Architect Jeff Adams Designs a "Pretty Good House"

Meadow View House
Meadow View House/ Jeff Adams and Atmosphere Design/Build.

 Kat Alves Photography

Many architects and designers believe that the climate crisis demands radical change; that we need to rethink where we live and how we get around to have a lower carbon lifestyle. Driving any kind of car is inconsistent with reducing our carbon emissions enough to stay under 1.5-degrees of warming; the embodied carbon from building them, or upfront carbon emissions as I prefer to call them, are just too big. Building single-family houses are inconsistent with getting rid of cars; the density is just too low. So we need to concentrate on building multifamily housing to the tough Passive House standard at walkable and cyclable densities.

Others think this is crazy, this is America, we have to look at and listen to the market. One critic complained: "We have to look at the fat part of the demand curve. Households without cars aren't that. Frankly, new passive houses aren't that either." 

So is there an alternative to the Passive House standard that isn't quite so rigid? Some, like Architect Jeffrey Adams of Atmosphere Design Build, use one that is a bit less onerous, which they call with a bit of tongue in cheek, the Pretty Good House.

The Pretty Good House Standard

I first wrote about the Pretty Good House standard back in 2012, when designer/ builder Michael Maines and builder Dan Kolbert were "fed up with other building standards, from the wimpy and under-enforced building code to the nit-picky Passivhaus." The PGH isn't so much a standard as it is a set of guidelines that result in a house that is "efficient but not cost-prohibitive, that would adapt to climate, that would be healthy and comfortable." More recently, they introduced the PGH 2.0, which takes embodied carbon and location into account.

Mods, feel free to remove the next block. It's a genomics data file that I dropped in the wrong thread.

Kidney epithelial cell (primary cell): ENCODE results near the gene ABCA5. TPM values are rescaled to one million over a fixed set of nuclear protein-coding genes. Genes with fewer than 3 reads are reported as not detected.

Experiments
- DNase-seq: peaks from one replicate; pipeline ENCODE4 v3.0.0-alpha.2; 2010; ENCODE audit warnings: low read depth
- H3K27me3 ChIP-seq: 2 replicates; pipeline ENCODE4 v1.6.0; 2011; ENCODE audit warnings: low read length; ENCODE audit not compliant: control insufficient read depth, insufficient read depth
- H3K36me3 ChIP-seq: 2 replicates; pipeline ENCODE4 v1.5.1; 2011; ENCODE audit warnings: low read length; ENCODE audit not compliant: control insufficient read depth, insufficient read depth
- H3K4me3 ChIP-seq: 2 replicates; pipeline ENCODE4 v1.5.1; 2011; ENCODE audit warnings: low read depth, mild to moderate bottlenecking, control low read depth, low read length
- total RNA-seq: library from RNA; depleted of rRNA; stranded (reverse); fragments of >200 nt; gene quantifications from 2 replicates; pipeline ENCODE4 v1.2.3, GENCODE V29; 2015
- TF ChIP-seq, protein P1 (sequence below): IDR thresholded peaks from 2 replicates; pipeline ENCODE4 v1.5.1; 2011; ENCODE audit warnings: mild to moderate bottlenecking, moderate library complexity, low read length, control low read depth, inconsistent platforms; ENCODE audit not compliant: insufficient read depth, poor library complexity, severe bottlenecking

Meadow View House

Exterior of Meadow View House
Exterior view of Meadow View House. Kat Alves Photography 

People might balk at the Passive House standard, but might happily build something like Jeff Adams' Pretty Good House. The first thing that struck me about the Meadow View House was the simple, compact form, which is key to designing a house that is efficient both in material and energy consumption. It's also hard to do, which is why so many architects and designers add gables and bump-outs and jogs. It takes talent and an eye for proportion. This house has it, what Passive House architect Bronwyn Barry calls #BBB: "Boxy But Beautiful."

 As a regionally appropriate departure point, the design adopts the rural, vernacular form of a two-story, gable-roofed barn. This basic typology is then strategically cut away to frame views and define recessed doorways. A porch and wood-framed trellis wrap around the house on three sides to provide functional outdoor space and create additional shading to windows and doors.

Pretty Good Houses also have pretty good insulation and sealing. Michael Maines wrote on Green Building Advisor: "Invest in the envelope. Insulation and air-sealing should be good enough that heating and cooling systems can be minimal, with indoor air quality and comfort levels that are very high."

Living and dining area
Living and dining area. Kat Alves Photography 

The Meadow View House does this, with a high-performance building envelope:

 ...highest performance low-e glazing available combined with proper solar orientation; exterior rigid insulation to mitigate thermal bridging; advanced framing to minimize lumber and maximize insulation; ventilated attic with R-60 cellulose insulation; and a concrete slab for thermal mass, which is isolated from the walls and ground by an insulated perimeter. With these measures in place as well as rigorous air sealing at all building joints.

The Pretty Good House standard is more "holistic" than the Passive House standard, in that it also shouldn't be too big, should be locally sourced, and should use materials with low embodied carbon. Maines jokes in Dwell that "You could build a passive house out of all foam. You could build it out of baby seals." (This is how I know that Maines reads Treehugger, I made the baby seal fur joke first).

Induction range with hood